A four-times overall World Cup champion, Vonn set the ski racing world abuzz earlier this month when she petitioned the International Ski Federation to let her race in the men's season-opening downhill on November 24 in the Canadian Rockies.
"It would be great for the sport," Alpine Canada president Max Gartner told Reuters. "That is what the sport needs, stories that are bigger than the sport itself."
But before Vonn can have her name added to the start list there are several technical issues that must be resolved.
Vonn has stated she will only take part in the men's race if she is allowed to compete in the women's downhill season-opener the following weekend on what is essentially the same course.
Under FIS rules, however, no racer is allowed to ski on a race course a week prior to their own competition.
In a compromise, Vonn has reportedly offered to forgo two training runs for the women's race as a way of evening out the playing field if she can compete in both events.
The FIS Council is expected to make a decision at its next meeting on November 3-4 in Switzerland.
"You can work around those things," said Gartner. "There has got to be a bit of give and take."
Vonn has had a long-running love affair with Lake Louise having recorded 11 wins and a staggering 17 podium finishes on the undulating layout tucked away in the wilderness of Banff National Park.
The 28-year-old speed queen claimed her first career World Cup win at the posh Canadian resort in 2004 and had nine of her 26 career downhill wins come on the Olympic course.
Given her familiarity with the track, officials and fellow racers say Vonn will face no added risks, but Lake Louise, like any other downhill, has claimed its share of victims.
Among them is Canada's John Kucera, the 2009 world downhill champion, who suffered a devastating leg injury the following season that sidelined him for the better part of two seasons.
"Her picking Lake Louise wasn't a fluke," Kucera told Reuters. "She's well aware that it is the course she has the best chance on.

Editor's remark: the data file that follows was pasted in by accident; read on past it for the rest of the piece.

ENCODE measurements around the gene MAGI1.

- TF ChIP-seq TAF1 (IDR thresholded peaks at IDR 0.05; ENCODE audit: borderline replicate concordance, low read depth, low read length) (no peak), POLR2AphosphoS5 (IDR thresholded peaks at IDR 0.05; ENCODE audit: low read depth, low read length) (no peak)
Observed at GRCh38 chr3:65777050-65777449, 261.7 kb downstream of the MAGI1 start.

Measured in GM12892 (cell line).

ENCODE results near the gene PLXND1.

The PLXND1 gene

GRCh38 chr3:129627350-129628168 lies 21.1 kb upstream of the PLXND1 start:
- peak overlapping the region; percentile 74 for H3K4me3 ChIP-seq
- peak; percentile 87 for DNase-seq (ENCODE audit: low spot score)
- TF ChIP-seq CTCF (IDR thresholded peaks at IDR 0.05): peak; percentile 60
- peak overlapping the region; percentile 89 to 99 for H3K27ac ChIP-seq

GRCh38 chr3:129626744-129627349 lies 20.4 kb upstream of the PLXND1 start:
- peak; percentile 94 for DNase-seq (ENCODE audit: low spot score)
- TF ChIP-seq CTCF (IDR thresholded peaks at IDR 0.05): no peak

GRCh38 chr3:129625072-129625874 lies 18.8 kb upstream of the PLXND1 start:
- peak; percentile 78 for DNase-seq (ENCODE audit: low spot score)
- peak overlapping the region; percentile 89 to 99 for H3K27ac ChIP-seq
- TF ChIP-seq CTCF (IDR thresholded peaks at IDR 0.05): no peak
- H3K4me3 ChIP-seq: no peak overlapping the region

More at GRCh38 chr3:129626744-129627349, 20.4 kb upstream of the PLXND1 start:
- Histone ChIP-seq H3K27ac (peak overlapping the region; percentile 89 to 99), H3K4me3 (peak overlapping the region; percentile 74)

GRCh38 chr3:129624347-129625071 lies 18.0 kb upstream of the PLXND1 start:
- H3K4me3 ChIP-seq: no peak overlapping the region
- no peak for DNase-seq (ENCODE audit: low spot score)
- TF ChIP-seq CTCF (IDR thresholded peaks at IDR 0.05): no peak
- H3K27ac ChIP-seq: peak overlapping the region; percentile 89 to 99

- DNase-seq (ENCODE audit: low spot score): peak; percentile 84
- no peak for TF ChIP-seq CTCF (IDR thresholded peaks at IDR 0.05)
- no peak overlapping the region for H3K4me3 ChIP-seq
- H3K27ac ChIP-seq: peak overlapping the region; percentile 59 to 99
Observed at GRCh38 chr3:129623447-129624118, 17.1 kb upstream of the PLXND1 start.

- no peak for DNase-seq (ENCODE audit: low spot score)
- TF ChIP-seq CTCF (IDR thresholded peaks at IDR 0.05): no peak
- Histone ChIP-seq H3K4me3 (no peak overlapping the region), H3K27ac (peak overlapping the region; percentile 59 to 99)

"It's longer and it's prepared a little more challenging than the women's course but all-in-all it has a lot of similarities.
"Lindsey is a good skier and it's not like it's way above her ability level but it's definitely going to be a change."
Racing at Lake Louise, rated as one of the most benign layouts on the men's circuit is one thing, but challenging the ferocious Hahnenkamm is another.
Vonn told the Austrian Press Agency recently that she would like to race Kitzbuehel before she retires but some people have suggested that it is one item she might want to remove from her bucket list.
"I admire every athlete that pushes out of that start gate wanting to go as fast as they can because it's scary," said Gartner. "Once you push out there is no more stopping. There is no slowing down, you're going.
"It's expertise, guys who have skied it for many years know this beast and how to manage it."
The treacherous Streif course is routinely the scene of some of ski racing's most terrifying crashes striking respect and fear into even the most seasoned downhiller.
Canadian downhiller Brian Stemmle narrowly survived a near fatal crash that left him in the hospital for months when he lost control and flung into the safety netting.
"I loved how she said about Kitzbuehel that she will race that at the end of her career because it probably will be the end of her career," smiled Stemmle. "I give her credit for laying it out there and wanting to do it and progress her sport.
"Kitzbuehel I think is a little over her head, it's just different."
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